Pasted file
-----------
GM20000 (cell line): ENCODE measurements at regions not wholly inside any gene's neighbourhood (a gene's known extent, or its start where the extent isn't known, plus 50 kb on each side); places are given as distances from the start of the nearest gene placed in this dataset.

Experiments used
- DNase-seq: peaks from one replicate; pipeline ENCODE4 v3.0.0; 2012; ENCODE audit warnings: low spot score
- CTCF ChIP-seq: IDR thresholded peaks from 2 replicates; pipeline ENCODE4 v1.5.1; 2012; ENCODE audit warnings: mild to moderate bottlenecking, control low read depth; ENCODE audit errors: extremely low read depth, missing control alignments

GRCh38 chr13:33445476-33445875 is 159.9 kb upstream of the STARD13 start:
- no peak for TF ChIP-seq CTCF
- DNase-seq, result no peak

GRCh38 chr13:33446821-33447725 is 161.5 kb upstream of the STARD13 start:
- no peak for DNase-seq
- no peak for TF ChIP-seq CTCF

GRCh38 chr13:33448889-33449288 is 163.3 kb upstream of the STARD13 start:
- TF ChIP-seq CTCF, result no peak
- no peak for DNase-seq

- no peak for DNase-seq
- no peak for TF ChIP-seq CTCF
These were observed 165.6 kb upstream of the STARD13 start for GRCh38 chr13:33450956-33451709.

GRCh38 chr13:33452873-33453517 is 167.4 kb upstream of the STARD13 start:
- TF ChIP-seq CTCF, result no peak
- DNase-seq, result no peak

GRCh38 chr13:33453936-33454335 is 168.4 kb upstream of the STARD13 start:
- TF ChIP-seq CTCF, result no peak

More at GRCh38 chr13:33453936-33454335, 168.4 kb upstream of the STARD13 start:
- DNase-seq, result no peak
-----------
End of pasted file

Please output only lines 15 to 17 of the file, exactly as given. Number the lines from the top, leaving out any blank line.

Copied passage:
- no peak for TF ChIP-seq CTCF
These were observed 165.6 kb upstream of the STARD13 start for GRCh38 chr13:33450956-33451709.

GRCh38 chr13:33452873-33453517 is 167.4 kb upstream of the STARD13 start: